Green MSP for Mid-Scotland and Fife Mark Ruskell has said residents around Fife’s massive Westfield project should receive more than quarter of a million pounds of community benefit funds if plans go ahead.
But he warned against “greenwashing” in the proposals, where less environmentally friendly projects are dressed up as clean and green, and urged councilors to make sure community benefit is a condition of any future detailed planning applications.
“The site at Westfield is ideal for a renewable energy park, with proposals for a solar farm contributing to the wind generation already taking place at the former mine,” he said.
But he was concerned “the real heart” may be an incinerator to burn, rather than recycle, waste.
There is already significant capacity for incinerators in Scotland, he added.
He said he was also concerned about a lack of detail about community benefit.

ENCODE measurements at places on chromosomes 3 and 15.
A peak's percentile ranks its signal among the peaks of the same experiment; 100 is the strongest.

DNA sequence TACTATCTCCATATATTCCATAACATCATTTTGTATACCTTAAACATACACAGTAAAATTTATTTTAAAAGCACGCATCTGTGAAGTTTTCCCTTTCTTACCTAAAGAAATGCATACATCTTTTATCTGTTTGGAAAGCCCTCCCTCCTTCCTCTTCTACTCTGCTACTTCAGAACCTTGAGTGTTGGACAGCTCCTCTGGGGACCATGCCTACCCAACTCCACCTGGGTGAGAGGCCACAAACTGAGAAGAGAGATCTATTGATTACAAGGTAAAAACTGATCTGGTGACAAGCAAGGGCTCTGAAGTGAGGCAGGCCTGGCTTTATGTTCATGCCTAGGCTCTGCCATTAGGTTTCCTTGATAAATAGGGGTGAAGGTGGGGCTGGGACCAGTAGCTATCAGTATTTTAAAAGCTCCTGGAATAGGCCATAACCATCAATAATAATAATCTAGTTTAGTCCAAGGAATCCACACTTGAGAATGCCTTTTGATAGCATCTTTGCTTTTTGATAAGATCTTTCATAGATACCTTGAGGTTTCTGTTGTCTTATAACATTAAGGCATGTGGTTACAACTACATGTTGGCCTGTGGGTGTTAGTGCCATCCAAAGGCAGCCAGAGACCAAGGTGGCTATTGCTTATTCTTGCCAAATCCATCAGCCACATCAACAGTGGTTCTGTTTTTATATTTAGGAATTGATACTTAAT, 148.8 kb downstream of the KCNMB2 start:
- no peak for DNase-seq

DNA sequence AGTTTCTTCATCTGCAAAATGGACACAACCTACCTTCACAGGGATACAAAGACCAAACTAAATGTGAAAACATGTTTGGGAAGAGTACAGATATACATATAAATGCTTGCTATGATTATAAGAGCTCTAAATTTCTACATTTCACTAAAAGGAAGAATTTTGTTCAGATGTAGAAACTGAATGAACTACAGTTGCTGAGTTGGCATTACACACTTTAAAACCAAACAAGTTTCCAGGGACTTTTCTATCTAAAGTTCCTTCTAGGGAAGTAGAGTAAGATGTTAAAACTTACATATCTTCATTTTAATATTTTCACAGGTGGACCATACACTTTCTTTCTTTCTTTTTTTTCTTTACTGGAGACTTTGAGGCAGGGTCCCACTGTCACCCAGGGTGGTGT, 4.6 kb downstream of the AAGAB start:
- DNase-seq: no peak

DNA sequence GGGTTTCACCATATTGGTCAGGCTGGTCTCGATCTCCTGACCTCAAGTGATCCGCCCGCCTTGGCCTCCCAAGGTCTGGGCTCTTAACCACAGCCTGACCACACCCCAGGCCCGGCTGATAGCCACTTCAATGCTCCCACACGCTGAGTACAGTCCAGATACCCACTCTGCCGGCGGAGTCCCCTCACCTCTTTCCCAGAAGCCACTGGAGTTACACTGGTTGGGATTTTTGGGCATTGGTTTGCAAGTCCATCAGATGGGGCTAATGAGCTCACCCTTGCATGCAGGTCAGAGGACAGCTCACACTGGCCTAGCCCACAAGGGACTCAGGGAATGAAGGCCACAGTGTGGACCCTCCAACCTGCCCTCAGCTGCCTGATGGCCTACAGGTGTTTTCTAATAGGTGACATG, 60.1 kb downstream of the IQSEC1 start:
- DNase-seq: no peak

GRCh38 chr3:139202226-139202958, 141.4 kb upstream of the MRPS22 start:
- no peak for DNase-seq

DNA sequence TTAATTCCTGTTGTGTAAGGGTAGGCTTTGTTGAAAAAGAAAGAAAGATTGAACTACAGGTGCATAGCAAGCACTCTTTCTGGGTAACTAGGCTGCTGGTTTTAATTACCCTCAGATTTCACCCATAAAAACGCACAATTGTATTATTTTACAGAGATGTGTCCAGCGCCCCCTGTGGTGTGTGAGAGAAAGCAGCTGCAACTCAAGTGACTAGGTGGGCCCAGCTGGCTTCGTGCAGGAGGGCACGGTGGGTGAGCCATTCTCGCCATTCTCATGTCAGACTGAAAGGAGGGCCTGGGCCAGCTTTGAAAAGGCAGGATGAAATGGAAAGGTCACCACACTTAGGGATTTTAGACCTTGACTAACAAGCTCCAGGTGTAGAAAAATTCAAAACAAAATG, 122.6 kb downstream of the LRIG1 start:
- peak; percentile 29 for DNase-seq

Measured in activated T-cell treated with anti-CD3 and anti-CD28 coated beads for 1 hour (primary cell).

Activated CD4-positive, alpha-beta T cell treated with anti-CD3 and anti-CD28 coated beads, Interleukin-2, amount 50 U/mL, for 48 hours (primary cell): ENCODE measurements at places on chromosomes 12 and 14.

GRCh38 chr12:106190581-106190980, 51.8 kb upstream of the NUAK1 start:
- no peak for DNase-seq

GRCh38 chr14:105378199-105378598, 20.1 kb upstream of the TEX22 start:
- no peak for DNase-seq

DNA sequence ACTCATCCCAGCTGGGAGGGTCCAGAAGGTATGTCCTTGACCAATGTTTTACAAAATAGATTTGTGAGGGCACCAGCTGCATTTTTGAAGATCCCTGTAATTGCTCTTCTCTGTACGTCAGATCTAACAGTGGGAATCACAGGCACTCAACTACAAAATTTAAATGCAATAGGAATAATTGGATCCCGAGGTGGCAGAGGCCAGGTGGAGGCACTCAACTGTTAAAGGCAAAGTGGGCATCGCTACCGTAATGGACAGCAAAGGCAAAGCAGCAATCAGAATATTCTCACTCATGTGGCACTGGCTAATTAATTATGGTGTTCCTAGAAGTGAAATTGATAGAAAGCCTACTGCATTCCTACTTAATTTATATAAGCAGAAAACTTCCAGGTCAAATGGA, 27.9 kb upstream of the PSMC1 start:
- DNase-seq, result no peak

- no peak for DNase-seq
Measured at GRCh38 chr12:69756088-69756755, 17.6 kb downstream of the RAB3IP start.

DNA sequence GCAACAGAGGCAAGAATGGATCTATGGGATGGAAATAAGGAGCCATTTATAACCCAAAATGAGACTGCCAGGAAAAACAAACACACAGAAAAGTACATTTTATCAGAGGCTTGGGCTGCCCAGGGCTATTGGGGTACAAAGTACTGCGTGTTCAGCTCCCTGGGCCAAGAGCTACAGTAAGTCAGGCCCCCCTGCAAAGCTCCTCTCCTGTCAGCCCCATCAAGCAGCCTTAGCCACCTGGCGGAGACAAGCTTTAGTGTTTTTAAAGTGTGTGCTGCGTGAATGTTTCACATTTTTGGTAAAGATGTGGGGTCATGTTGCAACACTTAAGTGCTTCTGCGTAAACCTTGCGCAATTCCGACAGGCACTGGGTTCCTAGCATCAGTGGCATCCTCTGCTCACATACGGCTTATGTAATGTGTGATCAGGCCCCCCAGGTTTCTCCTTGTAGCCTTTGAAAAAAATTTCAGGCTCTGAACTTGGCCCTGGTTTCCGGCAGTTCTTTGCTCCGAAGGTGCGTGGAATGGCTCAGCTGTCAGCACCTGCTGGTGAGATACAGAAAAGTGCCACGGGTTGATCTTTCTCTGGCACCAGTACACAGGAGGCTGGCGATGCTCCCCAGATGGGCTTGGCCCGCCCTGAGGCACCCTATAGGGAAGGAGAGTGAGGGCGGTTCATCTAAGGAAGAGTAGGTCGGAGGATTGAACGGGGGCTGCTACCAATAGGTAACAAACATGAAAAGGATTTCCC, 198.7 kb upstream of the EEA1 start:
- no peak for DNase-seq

“According to Scottish Government guidelines, residents in Kinglassie, Ballingry, Scotlandwell and the surrounding areas should receive around £275,000 a year from community benefit funding, which will help mitigate the costs of having an industrial development as their neighbour.”
He said more than £12 million had been distributed in the last year to communities beside renewable energy projects, which has been spent on local car and cycle share schemes, new community halls and sports training facilities.
“This money could be transformational for communities which have been badly impacted by generations of dirty extractive industry, but only if Fife Council ensures this is a condition of any future development on the site.”
Local resident Louise Batchelor from Scotlandwell said: “I am extremely concerned that this so-called green proposal includes a large incinerator and that the only access to the whole development will be along the road beside Loch Leven, meaning a massive increase in HGVs six days a week.
“I welcome the idea of a genuine green energy park producing solar power but I fear that is not what we’re going to get.”
With the green light given earlier this week, further detailed planning applications would need to be submitted before building work could start.